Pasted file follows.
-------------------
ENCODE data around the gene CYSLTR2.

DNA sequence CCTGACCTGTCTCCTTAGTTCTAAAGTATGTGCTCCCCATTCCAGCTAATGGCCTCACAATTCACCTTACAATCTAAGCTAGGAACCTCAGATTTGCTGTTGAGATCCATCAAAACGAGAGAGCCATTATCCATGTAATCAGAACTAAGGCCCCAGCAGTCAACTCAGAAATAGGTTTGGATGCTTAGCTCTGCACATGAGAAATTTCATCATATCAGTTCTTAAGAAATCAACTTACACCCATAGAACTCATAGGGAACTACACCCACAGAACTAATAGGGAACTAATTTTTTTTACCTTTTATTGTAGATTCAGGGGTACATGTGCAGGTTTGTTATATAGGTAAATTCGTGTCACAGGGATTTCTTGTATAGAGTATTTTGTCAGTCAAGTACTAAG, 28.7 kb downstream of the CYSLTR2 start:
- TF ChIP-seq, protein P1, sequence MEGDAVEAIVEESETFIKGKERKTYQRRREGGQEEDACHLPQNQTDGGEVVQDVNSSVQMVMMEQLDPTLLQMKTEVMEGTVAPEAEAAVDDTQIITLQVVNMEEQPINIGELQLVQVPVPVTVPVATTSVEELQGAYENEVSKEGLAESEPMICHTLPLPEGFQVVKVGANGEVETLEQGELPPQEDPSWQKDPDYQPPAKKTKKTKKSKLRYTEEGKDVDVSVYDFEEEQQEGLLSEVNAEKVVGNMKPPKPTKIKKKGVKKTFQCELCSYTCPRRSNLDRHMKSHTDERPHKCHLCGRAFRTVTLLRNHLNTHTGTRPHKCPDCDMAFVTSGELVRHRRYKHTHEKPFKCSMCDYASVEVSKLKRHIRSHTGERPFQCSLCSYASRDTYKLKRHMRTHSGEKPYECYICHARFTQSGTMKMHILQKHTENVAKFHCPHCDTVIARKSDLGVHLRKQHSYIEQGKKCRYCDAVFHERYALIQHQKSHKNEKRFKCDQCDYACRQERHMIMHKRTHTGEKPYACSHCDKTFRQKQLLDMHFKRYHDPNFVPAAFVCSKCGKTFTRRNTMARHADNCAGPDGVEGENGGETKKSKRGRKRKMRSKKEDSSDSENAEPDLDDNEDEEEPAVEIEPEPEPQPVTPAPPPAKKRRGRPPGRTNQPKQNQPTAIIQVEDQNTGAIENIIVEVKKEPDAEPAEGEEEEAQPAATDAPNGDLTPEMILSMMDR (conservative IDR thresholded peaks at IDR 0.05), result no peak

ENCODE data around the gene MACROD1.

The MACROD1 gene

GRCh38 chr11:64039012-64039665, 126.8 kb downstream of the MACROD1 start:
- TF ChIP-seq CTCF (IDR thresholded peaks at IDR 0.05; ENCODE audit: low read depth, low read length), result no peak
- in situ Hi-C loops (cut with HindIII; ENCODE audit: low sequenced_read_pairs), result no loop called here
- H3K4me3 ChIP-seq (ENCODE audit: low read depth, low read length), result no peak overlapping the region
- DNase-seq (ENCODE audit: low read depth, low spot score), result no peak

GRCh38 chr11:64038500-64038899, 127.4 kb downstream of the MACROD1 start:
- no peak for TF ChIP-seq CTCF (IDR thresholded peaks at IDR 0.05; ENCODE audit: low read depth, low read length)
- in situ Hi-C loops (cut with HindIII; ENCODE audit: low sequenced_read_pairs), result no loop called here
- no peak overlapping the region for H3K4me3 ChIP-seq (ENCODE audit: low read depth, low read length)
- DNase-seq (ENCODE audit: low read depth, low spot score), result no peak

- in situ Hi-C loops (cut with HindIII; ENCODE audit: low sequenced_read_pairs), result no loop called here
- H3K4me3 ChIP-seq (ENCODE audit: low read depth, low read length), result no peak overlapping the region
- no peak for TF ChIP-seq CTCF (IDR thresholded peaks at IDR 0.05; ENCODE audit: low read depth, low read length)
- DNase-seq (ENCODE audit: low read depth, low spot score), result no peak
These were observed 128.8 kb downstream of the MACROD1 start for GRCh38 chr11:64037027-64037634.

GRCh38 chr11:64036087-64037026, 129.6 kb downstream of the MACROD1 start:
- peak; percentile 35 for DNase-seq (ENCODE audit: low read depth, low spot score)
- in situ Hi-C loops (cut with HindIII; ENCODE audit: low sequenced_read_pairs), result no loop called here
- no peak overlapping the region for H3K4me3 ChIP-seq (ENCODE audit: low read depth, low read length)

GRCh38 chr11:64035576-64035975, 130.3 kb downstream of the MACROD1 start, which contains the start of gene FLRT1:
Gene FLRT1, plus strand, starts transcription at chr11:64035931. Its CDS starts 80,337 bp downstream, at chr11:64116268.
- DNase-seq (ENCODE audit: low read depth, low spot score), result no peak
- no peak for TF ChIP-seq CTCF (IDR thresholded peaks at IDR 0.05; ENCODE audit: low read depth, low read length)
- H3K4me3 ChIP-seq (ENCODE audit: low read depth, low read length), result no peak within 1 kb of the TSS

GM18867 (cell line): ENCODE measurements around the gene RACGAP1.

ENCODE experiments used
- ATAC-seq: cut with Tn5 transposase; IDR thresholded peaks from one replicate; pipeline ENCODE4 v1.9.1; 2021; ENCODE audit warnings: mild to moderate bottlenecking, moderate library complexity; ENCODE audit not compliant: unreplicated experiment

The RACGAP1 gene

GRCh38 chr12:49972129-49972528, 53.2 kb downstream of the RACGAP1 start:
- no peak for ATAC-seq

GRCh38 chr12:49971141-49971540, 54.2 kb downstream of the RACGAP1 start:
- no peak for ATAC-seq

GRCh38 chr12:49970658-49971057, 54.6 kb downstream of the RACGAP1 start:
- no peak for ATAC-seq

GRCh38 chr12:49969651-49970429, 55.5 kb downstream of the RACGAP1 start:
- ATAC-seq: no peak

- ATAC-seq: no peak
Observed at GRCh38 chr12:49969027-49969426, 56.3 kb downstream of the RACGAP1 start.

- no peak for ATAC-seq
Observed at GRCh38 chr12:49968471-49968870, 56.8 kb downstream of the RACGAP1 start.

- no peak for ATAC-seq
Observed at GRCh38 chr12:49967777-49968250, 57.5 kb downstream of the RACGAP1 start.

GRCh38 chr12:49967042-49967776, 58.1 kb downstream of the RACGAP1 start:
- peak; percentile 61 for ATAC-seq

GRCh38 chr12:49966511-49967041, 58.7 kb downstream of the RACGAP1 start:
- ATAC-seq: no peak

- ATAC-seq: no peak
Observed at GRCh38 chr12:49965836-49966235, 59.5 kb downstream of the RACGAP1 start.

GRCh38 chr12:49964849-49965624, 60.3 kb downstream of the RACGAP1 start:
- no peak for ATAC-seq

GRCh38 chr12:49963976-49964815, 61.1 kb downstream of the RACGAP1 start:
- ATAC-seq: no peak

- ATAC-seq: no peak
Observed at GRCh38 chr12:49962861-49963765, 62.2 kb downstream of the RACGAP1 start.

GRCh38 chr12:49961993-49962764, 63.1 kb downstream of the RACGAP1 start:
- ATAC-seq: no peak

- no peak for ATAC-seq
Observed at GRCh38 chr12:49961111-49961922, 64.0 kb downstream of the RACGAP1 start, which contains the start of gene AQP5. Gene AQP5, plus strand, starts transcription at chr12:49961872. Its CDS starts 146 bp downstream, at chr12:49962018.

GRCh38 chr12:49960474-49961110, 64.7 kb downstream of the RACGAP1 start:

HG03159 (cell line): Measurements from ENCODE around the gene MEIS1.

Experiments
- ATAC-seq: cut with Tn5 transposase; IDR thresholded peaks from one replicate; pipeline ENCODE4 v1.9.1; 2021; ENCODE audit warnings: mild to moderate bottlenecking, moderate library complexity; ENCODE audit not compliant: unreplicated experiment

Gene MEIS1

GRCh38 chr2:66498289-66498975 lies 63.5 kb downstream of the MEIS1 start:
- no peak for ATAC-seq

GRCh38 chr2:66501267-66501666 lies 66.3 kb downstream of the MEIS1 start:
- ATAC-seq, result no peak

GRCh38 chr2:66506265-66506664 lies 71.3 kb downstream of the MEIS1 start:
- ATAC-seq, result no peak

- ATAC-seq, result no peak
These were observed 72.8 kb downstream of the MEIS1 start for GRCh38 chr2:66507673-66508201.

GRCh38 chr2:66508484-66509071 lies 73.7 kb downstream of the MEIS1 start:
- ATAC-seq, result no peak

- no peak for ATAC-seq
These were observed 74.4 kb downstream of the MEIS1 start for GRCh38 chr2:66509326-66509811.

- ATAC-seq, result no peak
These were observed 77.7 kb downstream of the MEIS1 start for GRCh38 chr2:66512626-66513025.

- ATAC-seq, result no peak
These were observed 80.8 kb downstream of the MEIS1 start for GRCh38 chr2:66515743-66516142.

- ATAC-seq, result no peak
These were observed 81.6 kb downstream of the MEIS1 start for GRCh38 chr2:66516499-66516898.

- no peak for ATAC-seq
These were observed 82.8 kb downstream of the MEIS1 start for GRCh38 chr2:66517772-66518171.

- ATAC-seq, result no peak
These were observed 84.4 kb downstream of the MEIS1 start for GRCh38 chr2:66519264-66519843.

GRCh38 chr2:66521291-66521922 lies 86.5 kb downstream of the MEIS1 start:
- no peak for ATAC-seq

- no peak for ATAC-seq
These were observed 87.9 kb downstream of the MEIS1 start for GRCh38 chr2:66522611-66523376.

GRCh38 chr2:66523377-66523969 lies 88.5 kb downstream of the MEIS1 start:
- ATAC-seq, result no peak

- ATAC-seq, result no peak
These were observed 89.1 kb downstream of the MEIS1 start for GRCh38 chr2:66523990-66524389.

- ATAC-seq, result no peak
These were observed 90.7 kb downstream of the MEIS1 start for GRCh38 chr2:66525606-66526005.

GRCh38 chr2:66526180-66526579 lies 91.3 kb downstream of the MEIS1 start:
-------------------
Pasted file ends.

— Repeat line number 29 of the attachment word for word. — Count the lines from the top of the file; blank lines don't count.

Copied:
- H3K4me3 ChIP-seq (ENCODE audit: low read depth, low read length), result no peak within 1 kb of the TSS